Monday, 1 September 2014

Kidney stones may increase the risk of heart disease, stroke
A kidney stone is an accumulation of waste chemicals in the kidney - calcium, oxalate, cystine, phosphate, xanthine and irate - that become a hard mass. Normally, these chemicals are passed out of the body through urine, but they can build up if there is not enough liquid to get rid of them.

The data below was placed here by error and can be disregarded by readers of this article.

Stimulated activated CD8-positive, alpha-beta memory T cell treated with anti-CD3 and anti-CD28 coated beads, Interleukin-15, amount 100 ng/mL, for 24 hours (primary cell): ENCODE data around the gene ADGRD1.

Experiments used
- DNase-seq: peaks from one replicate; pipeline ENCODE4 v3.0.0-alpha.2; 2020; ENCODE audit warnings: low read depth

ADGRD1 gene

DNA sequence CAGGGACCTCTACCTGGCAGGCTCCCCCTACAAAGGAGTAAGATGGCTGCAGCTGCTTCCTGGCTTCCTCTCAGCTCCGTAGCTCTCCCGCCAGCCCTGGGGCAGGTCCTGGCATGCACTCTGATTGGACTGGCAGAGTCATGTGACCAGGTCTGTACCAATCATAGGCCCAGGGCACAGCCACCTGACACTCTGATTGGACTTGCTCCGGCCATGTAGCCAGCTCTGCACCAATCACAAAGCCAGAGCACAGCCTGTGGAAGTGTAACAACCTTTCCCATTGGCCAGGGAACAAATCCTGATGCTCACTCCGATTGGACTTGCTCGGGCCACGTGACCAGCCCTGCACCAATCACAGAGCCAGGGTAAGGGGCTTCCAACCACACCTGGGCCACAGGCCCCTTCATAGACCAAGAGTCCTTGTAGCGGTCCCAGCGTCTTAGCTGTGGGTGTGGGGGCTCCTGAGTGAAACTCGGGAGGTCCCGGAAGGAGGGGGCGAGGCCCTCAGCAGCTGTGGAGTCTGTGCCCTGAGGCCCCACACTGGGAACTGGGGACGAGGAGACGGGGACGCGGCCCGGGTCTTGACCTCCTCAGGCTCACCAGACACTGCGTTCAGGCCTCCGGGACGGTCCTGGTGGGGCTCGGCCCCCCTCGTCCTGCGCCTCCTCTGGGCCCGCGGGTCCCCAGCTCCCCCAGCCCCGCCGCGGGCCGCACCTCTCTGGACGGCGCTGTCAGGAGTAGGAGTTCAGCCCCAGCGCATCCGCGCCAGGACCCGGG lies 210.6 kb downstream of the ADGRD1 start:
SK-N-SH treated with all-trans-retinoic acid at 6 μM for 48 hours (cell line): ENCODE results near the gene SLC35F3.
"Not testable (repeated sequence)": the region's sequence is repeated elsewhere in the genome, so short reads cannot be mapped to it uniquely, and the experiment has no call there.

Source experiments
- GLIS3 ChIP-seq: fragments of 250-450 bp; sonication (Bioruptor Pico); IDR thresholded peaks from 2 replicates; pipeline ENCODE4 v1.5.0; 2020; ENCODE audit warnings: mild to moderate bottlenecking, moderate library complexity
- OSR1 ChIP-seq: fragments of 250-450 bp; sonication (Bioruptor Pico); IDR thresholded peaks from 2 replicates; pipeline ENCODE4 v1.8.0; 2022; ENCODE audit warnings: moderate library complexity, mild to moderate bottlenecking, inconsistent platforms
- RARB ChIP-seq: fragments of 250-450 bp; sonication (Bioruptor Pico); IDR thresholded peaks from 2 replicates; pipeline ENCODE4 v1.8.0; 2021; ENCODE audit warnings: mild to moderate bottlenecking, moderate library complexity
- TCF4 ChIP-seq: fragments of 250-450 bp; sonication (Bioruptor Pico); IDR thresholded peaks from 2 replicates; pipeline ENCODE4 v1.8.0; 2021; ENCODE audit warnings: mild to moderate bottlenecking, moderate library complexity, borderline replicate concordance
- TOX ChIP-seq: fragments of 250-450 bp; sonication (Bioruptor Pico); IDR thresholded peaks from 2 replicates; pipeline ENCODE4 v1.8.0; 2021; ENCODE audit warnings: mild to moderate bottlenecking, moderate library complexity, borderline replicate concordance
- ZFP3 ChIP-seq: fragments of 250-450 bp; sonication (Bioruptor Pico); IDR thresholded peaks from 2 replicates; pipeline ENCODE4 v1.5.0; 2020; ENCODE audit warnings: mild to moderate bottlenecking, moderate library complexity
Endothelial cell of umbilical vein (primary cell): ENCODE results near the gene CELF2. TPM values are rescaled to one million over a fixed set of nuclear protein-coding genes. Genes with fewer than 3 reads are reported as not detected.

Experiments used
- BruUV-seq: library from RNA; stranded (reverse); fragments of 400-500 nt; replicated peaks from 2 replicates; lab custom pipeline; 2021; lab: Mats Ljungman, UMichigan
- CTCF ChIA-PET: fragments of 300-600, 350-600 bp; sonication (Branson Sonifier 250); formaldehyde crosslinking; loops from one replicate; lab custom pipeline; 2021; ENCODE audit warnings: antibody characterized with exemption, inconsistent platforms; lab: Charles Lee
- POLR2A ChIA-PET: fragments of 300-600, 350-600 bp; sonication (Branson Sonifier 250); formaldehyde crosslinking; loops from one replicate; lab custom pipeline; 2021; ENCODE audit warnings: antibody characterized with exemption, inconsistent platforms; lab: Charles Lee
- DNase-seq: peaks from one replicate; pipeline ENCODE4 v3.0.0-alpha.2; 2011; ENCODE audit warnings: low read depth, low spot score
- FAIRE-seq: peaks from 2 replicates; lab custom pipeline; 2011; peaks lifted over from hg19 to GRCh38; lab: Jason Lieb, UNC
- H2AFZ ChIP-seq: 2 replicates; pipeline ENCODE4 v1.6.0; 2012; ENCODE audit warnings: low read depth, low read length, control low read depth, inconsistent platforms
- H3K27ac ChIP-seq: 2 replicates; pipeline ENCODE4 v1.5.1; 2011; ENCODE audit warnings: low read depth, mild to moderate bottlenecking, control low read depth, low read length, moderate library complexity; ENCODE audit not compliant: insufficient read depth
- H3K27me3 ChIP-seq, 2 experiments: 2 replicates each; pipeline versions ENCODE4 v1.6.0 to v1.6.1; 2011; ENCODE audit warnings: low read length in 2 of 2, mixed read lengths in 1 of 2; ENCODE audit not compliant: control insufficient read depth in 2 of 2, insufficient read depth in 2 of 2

Once these stones are formed, they either stay in the kidney or move down the urinary tract into the ureter. Smaller stones can be passed out the body in urine without causing major discomfort, but larger stones may become stuck. Urine can build up behind the stones, causing a lot of pain.
Study results found that patients with kidney stones are at 19% higher risk of coronary heart disease and 40% higher risk of stroke.

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